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Posts Tagged ‘Teddy Rok

End of the year and everybody presents a best of the past twelve months, oh, or even a best of the decade, 2010 motherfucker and if you wanna be really fresh, grub out some christmas records. All that shitty songs, the torture of christmas in a Soul, Reggae or whatever version, hooow sweeeeeeeet. To be honest, I can´t imagine to get bored more. Instead I continue with some good music and hope that this time of the year will end very soon. Christmas is a bitch.

Vibesman Isiah Stance, his bassist brother Dwayne and the phenomenal drummer Byron Breaks – the legends are back, kickin the Funk to the Jazz. The Stance Brothers are with one foot in the past and the other firmly placed on the kick drum, countless of hours spent jamming at their dusty garage. The trio’s unfaltering will to excel in playing funk-influenced garage jazz comes second only to their passion for shooting hoops at the nearby basketball court.

At least that is the story Teppo “Teddy Rok” Mäkynen tells about The Stance Brothers, the drummer and live band leader of the globe-trotting Five Corners Quintet, the visionary behind the late Teddy Rok Seven, and the producer of such Finnish jazz co-luminaries as Jukka Eskola and Timo Lassy. His idea was to make “the holy grail of beat junkies”, the kind of a record which you would love to sample but which would at the same time sound as a “real” instrumental funk/jazz album from the early 70s. The music positions itself somewhere between funk and instrumental hip hop. Jazz is very much present, but not in the leading role. But this is no retro-funk at all. The breaks are fresh and sound almost as cut-ups (maybe they are), and the grooves are infectious and timeless.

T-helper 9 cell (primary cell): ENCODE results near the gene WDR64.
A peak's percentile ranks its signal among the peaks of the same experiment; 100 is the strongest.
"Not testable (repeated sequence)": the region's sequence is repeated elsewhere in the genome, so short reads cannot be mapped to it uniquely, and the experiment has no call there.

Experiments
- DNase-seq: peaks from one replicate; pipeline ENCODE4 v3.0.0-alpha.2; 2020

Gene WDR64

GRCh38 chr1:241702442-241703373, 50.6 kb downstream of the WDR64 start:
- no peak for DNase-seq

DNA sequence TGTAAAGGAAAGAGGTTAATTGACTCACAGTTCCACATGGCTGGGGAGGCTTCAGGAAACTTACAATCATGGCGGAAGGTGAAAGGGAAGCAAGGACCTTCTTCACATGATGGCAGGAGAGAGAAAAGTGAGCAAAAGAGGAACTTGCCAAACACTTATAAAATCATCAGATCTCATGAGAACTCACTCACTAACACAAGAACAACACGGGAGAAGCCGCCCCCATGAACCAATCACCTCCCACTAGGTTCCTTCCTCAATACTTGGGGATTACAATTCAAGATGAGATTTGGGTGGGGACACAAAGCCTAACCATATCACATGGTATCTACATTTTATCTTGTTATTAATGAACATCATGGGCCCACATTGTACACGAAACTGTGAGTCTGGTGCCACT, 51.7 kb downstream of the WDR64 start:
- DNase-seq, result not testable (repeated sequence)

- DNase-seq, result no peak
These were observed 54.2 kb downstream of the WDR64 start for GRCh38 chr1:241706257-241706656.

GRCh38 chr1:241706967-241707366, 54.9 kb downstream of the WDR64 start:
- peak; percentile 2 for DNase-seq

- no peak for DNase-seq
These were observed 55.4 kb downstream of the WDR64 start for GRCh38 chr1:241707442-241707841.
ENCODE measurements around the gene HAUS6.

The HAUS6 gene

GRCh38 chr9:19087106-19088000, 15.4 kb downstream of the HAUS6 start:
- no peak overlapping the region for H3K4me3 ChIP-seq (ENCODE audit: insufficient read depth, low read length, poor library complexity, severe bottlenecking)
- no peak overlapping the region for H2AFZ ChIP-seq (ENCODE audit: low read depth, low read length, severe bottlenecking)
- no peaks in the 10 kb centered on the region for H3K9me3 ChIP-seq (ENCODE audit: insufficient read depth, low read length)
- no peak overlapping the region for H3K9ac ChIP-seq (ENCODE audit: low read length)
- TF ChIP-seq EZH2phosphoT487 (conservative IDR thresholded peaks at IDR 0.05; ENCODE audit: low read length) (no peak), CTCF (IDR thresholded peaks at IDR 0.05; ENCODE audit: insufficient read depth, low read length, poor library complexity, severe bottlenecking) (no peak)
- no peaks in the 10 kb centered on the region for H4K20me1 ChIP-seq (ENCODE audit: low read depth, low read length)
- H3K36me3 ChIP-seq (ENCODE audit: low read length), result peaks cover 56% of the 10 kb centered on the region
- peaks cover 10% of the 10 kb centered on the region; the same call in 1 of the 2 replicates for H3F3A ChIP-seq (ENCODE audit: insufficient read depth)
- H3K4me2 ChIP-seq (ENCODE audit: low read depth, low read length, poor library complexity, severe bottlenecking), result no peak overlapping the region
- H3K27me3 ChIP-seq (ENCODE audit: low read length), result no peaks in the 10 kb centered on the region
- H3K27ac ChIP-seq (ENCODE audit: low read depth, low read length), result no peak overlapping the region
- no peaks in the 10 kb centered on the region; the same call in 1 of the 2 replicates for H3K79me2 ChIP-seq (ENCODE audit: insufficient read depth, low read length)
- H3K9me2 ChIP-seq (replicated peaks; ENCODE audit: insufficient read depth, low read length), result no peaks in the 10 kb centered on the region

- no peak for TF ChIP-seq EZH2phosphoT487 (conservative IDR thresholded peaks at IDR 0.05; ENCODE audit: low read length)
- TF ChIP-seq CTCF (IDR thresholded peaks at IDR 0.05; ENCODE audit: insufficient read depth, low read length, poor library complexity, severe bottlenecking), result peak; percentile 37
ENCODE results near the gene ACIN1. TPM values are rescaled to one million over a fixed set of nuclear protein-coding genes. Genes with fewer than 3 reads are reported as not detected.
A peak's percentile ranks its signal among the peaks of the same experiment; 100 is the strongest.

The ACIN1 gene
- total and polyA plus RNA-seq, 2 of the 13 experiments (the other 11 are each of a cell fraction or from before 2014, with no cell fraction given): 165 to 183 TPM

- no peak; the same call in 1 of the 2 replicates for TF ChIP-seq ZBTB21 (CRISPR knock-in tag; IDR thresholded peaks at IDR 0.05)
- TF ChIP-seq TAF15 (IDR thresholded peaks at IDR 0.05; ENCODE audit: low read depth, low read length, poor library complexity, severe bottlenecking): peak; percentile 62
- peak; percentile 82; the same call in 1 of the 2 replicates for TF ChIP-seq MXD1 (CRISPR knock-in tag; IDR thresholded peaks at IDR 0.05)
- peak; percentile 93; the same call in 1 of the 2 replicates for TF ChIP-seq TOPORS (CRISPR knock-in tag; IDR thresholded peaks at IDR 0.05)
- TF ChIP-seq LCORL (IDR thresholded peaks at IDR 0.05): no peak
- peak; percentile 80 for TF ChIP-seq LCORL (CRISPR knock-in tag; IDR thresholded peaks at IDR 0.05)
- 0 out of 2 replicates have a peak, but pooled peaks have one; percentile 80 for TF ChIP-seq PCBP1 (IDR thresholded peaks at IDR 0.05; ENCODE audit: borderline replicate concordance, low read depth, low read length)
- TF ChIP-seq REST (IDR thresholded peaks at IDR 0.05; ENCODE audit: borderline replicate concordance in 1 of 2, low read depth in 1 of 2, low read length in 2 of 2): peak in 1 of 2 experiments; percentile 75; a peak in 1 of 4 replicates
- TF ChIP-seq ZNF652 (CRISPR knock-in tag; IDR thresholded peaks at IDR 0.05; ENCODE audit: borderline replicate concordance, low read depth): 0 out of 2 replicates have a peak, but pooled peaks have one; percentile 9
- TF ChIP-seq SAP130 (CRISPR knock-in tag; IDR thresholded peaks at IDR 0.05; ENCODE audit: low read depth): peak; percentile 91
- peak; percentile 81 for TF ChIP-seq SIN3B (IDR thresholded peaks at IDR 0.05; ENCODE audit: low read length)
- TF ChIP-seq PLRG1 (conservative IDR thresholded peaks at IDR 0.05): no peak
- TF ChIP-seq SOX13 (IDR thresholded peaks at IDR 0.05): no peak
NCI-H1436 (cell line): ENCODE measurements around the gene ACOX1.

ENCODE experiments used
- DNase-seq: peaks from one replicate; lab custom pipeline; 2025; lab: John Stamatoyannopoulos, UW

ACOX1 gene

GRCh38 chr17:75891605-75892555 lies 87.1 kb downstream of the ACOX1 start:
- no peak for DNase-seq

The Stance Brothers’ “Kind Soul”, has all the requisite breakbeat fundamentals: snares that sound like they’re being played in a basketball gym; closely microphoned kick-drums that thump with pleasing tightness; and an extremely minimal sprinkling of hi-hats.

Funk, soul, exotica, early-’70s jazz, and hip-hop all come together in a brew that is as finger-popping and natural as it is savvy.

Roll Call!

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eskola1

Scandinavia has been lately at the top of contemporary music, specially jazz. Many probably know Jukka Eskola from his work with Nuspirit Helsinki and Teddy Rok Seven. But his debut record from 2005 is more contemporary jazz than nu-jazz, therefore more heading for The Five Corners Quintet, where the trumpeter also participated. The first thing that catches the eye is the stylish Blue Note–flavoured artwork, which was brought back by Ricky Ticky, but is also followed by Free Agent Records, which released the album – both fantastic record labels.

It is clear that Eskola’s playing is influenced by Freddie Hubbard. This is also self-proclaimed by Eskola himself. If listening to “Buttercup”, one of the higlights of the record, it is very clear why Eskola is not denying that. The musicians on this album with beautiful bass and drums, saxos in that nice jazzy way are almost the same as the Five Corners Quintet liveset, but doesn´t mean you have to expect the same sound. Eskola’s debut is definitely promising. It includes a handful of excellent tracks and displays a bunch of young top-class musicians on the rise. Another hotshot from the vital Helsinki scene.

Duudamdej


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